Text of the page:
But rainfall has been decreasing in the northwestern Turkana region of Kenya for decades. Droughts now drag on interminably; one a quarter-century ago wiped out his goat herd. Rivers that once supplied drinking water have run dry.
As the world grows increasingly concerned about the looming effects of climate change, the perils are already visible in African regions such as this one.
Temperatures have risen by at least 0.5 degrees Celsius — that’s nearly 1 degree Fahrenheit — in the past 50 to 100 years in most parts of Africa, and they are projected to rise faster than the global average in the 21st century, according to the Intergovernmental Panel on Climate Change (IPCC), the leading international authority on the subject. Most scientists say this increase is because of man-made greenhouse-gas emissions.
Turkana has long suffered from cyclical drought, and the lake’s levels have risen and fallen over the years. But the increasingly erratic rainfall pattern hews to scientific predictions about the effects of climate change.
Scientists think the warming will probably continue even if the world makes good on the commitments reached last month in Paris in a landmark treaty to lower greenhouse-gas emissions.
In Africa, the effects of rising temperatures could be especially dramatic. By mid-century, climate change will probably reduce the yields of major cereal crops in sub-Saharan Africa by more than 20 percent, according to the IPCC.
“Africa is projected as the continent that will experience climate deviations earlier and more severely than any other region,” said Richard Munang, coordinator of the Africa Regional Climate Change Program for the U.N. Environment Program.
A variety of factors make the continent especially vulnerable. Africa is naturally subject to extreme weather, and two-thirds of the continent is already made up of desert or drylands. Africans depend heavily on natural resources — rain-fed agriculture employs 70 percent of the population, according to the World Bank. Many countries are too poor to afford projects to help residents cope with the change, such as sophisticated irrigation systems.
The impact of the warming will vary. In some areas, droughts will extend; in others, there will be flooding caused by rising sea levels as glaciers melt or seawater expands because of higher temperatures, scientists say.
“I don’t know what climate change is, but I know from all the changes — the constant droughts, the seasons are gone — these are changes happening in our land. Our life is becoming hard, and we can’t do anything,” said Tioko’s 60-year-old father-in-law, Joseph Ekimomor.
Turkana is known as the “cradle of mankind,” because its soil holds the richest fossil record of human origins ever found.
Tioko lives in Namakat, a village of acorn-shaped huts. Two decades ago, he had 200 goats and two camels. He married three women, a sign of prosperity in Turkana culture.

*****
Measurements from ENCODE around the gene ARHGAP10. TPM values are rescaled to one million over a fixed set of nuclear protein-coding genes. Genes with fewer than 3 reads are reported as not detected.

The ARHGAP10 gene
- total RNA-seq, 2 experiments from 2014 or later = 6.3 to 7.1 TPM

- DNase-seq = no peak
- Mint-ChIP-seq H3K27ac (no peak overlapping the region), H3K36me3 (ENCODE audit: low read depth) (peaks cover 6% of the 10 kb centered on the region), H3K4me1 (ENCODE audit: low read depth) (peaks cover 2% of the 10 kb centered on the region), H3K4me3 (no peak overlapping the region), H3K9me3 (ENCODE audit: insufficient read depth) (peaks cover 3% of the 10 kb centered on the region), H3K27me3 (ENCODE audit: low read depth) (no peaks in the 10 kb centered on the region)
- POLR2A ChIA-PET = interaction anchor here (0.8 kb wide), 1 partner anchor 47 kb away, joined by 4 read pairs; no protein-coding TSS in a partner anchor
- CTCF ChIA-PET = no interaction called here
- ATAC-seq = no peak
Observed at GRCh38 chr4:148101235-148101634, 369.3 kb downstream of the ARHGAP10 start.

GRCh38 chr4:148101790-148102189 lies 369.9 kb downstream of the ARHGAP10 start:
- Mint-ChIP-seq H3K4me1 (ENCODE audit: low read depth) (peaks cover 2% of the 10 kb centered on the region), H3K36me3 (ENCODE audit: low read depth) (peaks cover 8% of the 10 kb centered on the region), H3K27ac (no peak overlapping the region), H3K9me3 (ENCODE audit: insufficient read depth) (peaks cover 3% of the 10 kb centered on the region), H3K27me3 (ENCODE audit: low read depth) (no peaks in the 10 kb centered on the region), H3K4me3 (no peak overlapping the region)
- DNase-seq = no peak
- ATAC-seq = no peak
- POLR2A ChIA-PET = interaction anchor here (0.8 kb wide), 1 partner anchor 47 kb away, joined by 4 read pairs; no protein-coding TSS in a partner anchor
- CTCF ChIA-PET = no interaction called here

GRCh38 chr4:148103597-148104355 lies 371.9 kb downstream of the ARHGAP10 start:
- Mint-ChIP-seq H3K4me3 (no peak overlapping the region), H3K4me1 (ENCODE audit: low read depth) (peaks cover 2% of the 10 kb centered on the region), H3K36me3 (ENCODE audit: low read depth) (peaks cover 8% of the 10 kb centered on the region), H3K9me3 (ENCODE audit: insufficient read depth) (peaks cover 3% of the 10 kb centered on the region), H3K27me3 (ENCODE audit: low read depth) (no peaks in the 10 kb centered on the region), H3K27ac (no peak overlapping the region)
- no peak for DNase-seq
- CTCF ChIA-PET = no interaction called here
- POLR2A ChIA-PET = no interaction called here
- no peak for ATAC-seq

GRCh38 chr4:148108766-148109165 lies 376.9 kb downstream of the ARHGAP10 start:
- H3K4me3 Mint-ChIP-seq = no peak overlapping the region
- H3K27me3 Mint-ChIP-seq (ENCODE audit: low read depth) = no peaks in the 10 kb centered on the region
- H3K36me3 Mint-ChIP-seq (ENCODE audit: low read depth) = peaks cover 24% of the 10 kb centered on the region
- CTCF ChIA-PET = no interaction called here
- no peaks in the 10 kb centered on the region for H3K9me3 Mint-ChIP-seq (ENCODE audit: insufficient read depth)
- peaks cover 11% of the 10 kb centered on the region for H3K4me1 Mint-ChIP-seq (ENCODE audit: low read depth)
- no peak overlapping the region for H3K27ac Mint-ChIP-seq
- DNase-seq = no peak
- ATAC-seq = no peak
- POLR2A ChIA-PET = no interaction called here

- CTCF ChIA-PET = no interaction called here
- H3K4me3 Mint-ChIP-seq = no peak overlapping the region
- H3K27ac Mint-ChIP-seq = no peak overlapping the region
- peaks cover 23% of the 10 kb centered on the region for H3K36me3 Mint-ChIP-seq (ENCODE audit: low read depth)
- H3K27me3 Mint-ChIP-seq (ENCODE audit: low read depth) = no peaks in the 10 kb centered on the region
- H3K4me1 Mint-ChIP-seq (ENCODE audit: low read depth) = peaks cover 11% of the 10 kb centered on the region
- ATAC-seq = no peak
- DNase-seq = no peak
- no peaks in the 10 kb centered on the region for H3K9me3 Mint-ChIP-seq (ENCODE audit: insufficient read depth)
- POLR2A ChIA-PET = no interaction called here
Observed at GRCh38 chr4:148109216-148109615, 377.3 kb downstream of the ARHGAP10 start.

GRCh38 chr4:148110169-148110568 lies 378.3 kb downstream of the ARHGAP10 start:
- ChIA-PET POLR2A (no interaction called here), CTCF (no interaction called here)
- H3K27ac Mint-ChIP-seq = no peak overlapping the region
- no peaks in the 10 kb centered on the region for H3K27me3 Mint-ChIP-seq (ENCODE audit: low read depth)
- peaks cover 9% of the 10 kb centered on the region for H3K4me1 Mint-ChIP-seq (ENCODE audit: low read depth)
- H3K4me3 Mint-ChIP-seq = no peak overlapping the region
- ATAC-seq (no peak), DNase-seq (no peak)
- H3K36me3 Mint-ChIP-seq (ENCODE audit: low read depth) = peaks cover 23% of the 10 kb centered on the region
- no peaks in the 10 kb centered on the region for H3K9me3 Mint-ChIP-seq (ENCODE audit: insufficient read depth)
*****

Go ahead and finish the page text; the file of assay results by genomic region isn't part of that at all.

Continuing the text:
But the region was already drying out. From 1940 until this year, rainfall has decreased by 25 percent in Turkana while temperatures have risen steadily, according to research by Chris Funk, a geographer at the University of California at Santa Barbara. Kenyan government figures obtained by Human Rights Watch show temperatures in Turkana increased by between 3.6 and 5.4 degrees Fahrenheit between 1967 and 2012.
“We always used to have droughts, but they didn’t finish everything. I’d remain with at least five goats, and then I could start over again, but then there was the drought that finished everything,” Tioko said.
He does not remember when that occurred, but it was probably the drought in 1991-1992 that affected 1.5 million Kenyans. He now survives by fishing.
Climate change is exacerbating the droughts: Warming temperatures reduced the April-to-June rainfall in East Africa in 2014 by 11 percent, according to research by Funk.
Tioko’s wife, Elizabeth Lomare, kneeled along open coals under Turkana’s sweltering midday sun one recent day. She swirled five palm-sized Nile perch in water in an aluminum pot for herself and her nine children. Tioko had gotten lucky with fishing, providing their first meal in two days.
Her children dashed in and out of huts woven from palm fronds. Most were home on a weekday because there are no schools nearby. Her two oldest children walk several hours to high school, but without money for books or a uniform, they are unsure if they will be able to stay enrolled.
The children’s hair was the color of polished pennies, their teeth the color of amber. One child, a 7-year-old, limped because he has developed bowlegs. Such irregularities are related to Lake Turkana’s high fluoride levels, which are caused by past volcanic activity, according to researchers.
Lomare knows the kids should not drink from the lake, but the seasonal rivers where she used to collect water have dried up. When there is money, she walks two hours to the nearest town to buy water.
“The difference between life and death for the Turkana people is just so fine, and this is putting them over that balance,” said Felix Horne, a Human Rights Watch researcher who has studied Turkana.
After the last of his goats died, Tioko moved his family closer to the lake so he could at least fish for food. His father-in-law and mother-in-law, Leah Nakadi, 58, followed. But the supply of fish has dwindled, in part because of decreasing water levels.
The situation in the region is expected to worsen — and not just because of climate change. Ethiopia recently completed the Gibe III dam, which hydrologists say will choke Ethiopia’s Omo River Basin, the source of more than 90 percent of Lake Turkana’s water.
“With my age, I’m just counting the days. I’ll die anytime, but what of my grandchildren? I want them to have a future, but what are their lives going to be?” Ekimomor asked.
“Maybe God knows how we’ll survive,” his wife added.
Link to original article from The Washington Post